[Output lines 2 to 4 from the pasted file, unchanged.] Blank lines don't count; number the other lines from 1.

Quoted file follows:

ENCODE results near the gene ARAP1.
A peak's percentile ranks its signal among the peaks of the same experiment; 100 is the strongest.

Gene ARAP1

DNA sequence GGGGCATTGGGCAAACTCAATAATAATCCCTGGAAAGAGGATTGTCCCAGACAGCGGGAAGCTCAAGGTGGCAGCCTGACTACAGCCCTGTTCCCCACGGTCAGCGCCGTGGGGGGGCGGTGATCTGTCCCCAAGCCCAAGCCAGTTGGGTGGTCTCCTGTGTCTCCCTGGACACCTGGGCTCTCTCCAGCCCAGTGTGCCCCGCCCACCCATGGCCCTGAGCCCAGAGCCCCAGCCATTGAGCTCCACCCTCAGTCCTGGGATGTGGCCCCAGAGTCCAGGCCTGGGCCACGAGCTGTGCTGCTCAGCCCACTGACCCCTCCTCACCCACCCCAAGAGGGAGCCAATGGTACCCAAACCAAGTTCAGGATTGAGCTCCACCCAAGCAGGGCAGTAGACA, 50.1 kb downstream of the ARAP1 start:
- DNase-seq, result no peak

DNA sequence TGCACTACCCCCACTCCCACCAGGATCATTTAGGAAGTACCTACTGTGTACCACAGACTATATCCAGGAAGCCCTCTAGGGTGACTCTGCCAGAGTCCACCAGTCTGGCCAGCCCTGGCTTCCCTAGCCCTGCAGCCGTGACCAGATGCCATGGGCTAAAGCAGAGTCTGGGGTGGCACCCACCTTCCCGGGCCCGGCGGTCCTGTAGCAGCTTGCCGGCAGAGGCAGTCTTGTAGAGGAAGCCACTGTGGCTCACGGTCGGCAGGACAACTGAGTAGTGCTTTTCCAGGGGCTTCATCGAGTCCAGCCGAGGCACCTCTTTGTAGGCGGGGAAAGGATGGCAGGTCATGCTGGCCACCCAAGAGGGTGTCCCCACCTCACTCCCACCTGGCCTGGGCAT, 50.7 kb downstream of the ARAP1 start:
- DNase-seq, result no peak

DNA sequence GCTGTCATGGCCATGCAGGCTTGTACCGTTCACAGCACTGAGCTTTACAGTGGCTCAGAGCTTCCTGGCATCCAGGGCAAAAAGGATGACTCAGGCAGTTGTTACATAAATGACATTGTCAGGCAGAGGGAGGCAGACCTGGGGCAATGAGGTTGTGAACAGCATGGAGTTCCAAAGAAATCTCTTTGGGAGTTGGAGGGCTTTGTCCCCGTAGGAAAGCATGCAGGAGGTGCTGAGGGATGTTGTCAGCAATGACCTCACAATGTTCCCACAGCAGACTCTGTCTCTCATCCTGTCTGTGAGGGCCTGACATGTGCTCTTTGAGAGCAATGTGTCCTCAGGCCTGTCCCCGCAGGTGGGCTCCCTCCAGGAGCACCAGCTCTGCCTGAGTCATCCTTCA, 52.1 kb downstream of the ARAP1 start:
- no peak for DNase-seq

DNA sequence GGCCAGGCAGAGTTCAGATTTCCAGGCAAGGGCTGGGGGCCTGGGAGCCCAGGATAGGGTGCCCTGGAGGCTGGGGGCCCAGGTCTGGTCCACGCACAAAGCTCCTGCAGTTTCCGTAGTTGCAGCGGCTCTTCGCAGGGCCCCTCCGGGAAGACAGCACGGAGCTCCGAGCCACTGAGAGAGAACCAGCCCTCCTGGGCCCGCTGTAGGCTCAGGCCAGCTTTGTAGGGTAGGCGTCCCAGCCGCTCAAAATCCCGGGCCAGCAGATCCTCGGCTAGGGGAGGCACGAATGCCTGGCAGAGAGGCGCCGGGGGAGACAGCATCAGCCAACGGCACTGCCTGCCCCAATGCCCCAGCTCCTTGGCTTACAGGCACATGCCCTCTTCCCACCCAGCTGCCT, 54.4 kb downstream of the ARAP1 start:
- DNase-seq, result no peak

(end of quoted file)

A peak's percentile ranks its signal among the peaks of the same experiment; 100 is the strongest.

Gene ARAP1

DNA sequence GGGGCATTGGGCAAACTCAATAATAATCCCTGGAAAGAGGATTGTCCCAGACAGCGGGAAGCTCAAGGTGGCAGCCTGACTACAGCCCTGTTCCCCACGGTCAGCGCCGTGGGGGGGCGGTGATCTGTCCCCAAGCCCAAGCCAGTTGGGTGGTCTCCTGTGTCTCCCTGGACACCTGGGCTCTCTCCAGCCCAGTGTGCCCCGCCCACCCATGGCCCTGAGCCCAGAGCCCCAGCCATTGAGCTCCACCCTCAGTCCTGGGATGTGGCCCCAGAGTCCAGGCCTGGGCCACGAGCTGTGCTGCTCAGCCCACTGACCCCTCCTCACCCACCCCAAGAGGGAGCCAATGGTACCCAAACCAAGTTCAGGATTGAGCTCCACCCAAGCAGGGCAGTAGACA, 50.1 kb downstream of the ARAP1 start: